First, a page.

Riding Roof Class
At some point in the night I wake feeling as if I have a rock lodged in my throat. Swallowing is piercingly painful, and only partly relieved by a swig from my water bottle. I’m relieved to find that I’m not the only one suffering. The cause is fine sand blowing off the desert and inhaled in sleep. There is dust over everything in the compartment, and only our precious bottled water to wash with.
At 6.30 a.m. Nigel, who must have been born on wall-bars, is already up on the roof filming the sunrise. Fraser is also up there and I know I shall have to join them. The train never moves at more than a steady forty-five m.p.h. but the scramble onto the top requires an act of faith in the shifting, creaking fittings between the coaches. There are about twenty people riding on our coach, and the atmosphere is friendly. Ali Hassan is young, maybe eighteen or nineteen, travelling to Khartoum to study civil engineering. He seems surprised that people in England cannot ride on the top of trains. I explain about bridges.
We talk about the state of the country. He is optimistic. There is no famine any more and the civil war in the south is less severe than it was. I ask him if it is a religious struggle between the Muslims of the north (comprising about seventy per cent of the country) and the Christians and non-Muslims of the south. He says it is political. Garang, the leader of the rebels, wants to be prime minister, and if he would only content himself with a position in the existing government the war could be over. The Sudanese need no friends, he adds, they will solve their own problems.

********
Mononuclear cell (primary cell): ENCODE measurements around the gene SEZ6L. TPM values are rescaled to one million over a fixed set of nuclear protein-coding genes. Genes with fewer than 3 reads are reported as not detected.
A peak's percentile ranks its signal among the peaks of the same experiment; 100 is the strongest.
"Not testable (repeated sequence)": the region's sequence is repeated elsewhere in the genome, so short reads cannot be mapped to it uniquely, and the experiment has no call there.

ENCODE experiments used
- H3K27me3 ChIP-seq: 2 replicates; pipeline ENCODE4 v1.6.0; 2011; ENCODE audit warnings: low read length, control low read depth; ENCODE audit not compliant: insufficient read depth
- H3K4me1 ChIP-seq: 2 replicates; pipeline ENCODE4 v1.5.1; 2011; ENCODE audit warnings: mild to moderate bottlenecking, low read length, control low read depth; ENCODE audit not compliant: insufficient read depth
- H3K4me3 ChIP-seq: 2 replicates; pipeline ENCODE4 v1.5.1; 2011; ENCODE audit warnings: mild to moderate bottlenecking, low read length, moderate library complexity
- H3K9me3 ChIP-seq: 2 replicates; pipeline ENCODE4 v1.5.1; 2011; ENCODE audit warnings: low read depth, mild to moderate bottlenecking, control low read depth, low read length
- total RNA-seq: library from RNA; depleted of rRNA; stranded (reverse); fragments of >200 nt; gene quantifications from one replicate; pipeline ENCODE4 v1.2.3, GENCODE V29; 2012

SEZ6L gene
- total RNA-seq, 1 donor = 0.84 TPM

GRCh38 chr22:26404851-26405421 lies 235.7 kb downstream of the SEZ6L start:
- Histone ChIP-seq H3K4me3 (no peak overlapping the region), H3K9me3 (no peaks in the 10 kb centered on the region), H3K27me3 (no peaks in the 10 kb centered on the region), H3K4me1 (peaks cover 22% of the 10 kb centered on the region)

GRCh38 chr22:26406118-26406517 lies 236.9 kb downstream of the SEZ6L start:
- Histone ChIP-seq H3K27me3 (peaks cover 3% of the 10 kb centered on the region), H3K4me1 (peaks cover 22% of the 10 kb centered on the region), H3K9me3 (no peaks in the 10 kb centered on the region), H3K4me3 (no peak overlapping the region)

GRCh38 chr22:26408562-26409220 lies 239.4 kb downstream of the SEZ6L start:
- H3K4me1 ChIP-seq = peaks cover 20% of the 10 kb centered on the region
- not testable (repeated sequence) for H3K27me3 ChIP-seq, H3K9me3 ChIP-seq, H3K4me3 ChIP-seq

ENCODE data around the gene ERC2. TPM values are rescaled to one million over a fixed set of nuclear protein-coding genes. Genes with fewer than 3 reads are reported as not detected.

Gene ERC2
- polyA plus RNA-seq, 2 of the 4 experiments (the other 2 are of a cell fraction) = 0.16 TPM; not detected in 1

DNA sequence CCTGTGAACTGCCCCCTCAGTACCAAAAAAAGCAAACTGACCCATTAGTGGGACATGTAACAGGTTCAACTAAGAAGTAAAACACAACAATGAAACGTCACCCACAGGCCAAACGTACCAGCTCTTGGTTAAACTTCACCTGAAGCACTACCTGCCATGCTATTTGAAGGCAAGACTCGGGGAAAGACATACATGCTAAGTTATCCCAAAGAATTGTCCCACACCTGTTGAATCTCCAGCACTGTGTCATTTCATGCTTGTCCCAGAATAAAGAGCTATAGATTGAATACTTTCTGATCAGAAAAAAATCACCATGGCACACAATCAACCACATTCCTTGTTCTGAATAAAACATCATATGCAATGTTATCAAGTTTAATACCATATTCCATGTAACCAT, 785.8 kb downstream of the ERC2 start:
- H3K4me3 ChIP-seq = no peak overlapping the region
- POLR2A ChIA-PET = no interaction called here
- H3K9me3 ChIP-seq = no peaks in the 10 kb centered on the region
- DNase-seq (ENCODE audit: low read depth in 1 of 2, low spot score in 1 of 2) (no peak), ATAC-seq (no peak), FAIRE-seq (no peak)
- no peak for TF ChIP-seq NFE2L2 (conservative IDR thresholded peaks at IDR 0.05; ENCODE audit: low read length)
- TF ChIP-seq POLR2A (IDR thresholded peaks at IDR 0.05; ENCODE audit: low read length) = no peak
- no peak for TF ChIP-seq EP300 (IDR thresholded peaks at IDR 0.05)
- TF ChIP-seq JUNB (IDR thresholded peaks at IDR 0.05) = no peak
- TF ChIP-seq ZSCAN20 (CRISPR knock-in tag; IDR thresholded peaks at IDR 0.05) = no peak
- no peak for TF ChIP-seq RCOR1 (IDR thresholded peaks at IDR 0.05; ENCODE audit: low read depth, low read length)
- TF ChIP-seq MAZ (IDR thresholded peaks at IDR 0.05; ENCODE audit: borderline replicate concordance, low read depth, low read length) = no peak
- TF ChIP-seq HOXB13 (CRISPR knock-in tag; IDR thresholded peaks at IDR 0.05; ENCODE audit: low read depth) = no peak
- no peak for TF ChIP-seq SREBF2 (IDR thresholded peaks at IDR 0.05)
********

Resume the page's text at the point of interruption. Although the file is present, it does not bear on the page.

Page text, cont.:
Our roof-top deliberations are interrupted by the arrival of a robed bundle of a man carrying a huge kettle swathed in cloth and a stack of glasses. Ali Hassan insists on buying me a cup of tea, and a cloth bung is removed from the spout and my glass filled with a sweet but refreshingly sharp substance. I’m lingering over the pleasure of this unusual feat of catering, when I notice a bony hand impatiently extended. The tea-man wants the glass back so he can continue along the top of the train. He sways off into the distance and Fraser shakes his head. We’ll get botulism, he declares, that’s for sure. Still, that was the least of my worries when I climbed onto the top of a moving express.
At eight o’clock we pass Station Number 6 (none of the stations across the desert have names). I remember a Sudanese butler in Cyprus insisting I visit his family here, but there seems no sign of life, family or otherwise, for miles around. I make my way through the shredded and rusting remains of a connecting corridor to the dining-car. There are six tables set beside dirty, shattered plastic windows and a number of empty wall-fittings where fans used to be. The breakfast of bread, chunks of beef, a boiled egg and lentils is not bad.
We reach Abu Hamed as the day is beginning to boil up. This is where the Nile, having completed a wide loop, turns south again.